This is the second part of "Kungfu: Areas of Study - Part 1"
Joint locking is the art of attacking the joints to break, sprain, or cause extreme pain. Joint locks are usually combined with pressure points to make the Kungfu practitioner a very well rounded martial artist and self defense expert. Joint locks involve the use of twisting the various joints of the body in directions that they weren't meant to go.The practitioner usually has full control over each lock and can determine the force necessary for the situation. A little use of force restrains the attacker with pain, medium force will dislocate while full force will break the joint. Most joint locks are done to the wrist, elbow and shoulder, but many other parts of the body are used as well. A joint lock favored by movies is when a person forearms someone around the neck and twists the head quickly, breaking the neck.
Throwing techniques use the body, hip or legs to throw or knock the person off-balance. This gives you great advantage for in-close fighting situations. Once a person loses his balance, he can no longer defend himself or fight back. In Kungfu, the student learns to use throwing techniques for in close fighting along with his punches and kicks. This way he's never limited to what he can do in a self defense situation. Kungfu also uses leg trapping and sweeps that are not found in any other arts.
Sparring is the actual one on one practice of using the techniques against another opponent randomly. The student uses all his techniques in a controlled environment to practice his throws, pressure points, locks and punches and kicks against another student who's trying to do the same thing. This teaches the students control, distancing, application and counters.By developing sparring skills the students gain confidence in their abilities as they learn about bridging the gap, critical distance, initial speed and angle of attack. The students wear protective equipment and all matches are monitored by Black Belt or Laoshr instructors. The students learn to develop a relaxed mind and control during aggressive situations. This helps the students to develop self discipline.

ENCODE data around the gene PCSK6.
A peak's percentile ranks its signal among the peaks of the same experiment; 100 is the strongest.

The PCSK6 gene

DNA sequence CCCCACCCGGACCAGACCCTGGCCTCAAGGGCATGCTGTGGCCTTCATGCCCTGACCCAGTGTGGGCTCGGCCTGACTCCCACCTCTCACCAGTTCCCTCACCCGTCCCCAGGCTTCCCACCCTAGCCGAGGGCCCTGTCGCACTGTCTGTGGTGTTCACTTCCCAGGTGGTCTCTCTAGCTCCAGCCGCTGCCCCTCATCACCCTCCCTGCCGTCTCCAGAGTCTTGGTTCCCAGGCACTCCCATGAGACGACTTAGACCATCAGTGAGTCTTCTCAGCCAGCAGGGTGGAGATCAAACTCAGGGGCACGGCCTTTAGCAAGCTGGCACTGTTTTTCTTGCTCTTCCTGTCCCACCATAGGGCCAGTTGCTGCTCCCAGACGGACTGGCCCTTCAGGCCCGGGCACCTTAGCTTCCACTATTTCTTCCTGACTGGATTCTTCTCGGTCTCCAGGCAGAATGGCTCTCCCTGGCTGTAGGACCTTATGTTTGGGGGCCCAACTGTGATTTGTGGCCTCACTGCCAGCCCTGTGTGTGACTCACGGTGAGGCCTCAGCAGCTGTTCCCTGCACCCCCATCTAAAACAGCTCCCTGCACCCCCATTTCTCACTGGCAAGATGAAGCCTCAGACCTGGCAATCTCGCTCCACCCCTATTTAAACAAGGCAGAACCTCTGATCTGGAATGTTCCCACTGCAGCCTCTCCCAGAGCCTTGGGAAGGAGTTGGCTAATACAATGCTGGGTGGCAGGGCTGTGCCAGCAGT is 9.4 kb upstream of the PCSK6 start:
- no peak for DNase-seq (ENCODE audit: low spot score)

Chi Kung means "breath work" or more commonly "internal work." Kungfu practitioners know that having a strong mind and body doesn't just rely on the strength of your muscles, but also on the strength of your internal organs (heart, liver, kidneys, etc.) The Chinese developed special exercises, commonly known as "Chi Kung" as way to exercise the internal organs and keep them strong and healthy. If the internal organs become weak or sick, then the rest of the body becomes weak and sick also.The Chinese developed a complex set of breathing exercises to stimulate various organs. Sometimes these exercises are combined with specific sounds to help stimulate organs even more. These exercises involve simple standing postures to complex forms and stretching routines combined with some very specific breathing patterns. These are all aimed at stimulation of the organs, increasing the body's natural energy flow.
Herbal medicines were a necessary ingredient in Chinese martial arts to prevent injuries to muscles and bones and also to heal injuries that practitioners might receive. Herbal remedies are passed down from Sifu to Sifu and most formulas are kept secret within each style. More advanced practitioners learn how to make herbal remedies and apply them to specific injuries. The most common herbal formula is called "Dit da jow." This is a complex formula of herbs mixed in a rice wine. It's used for the healing of bruises and for preventing injuries which may be incurred during iron palm training. Other formulas include balms for muscle strains, and liquids for healing the inside of the body.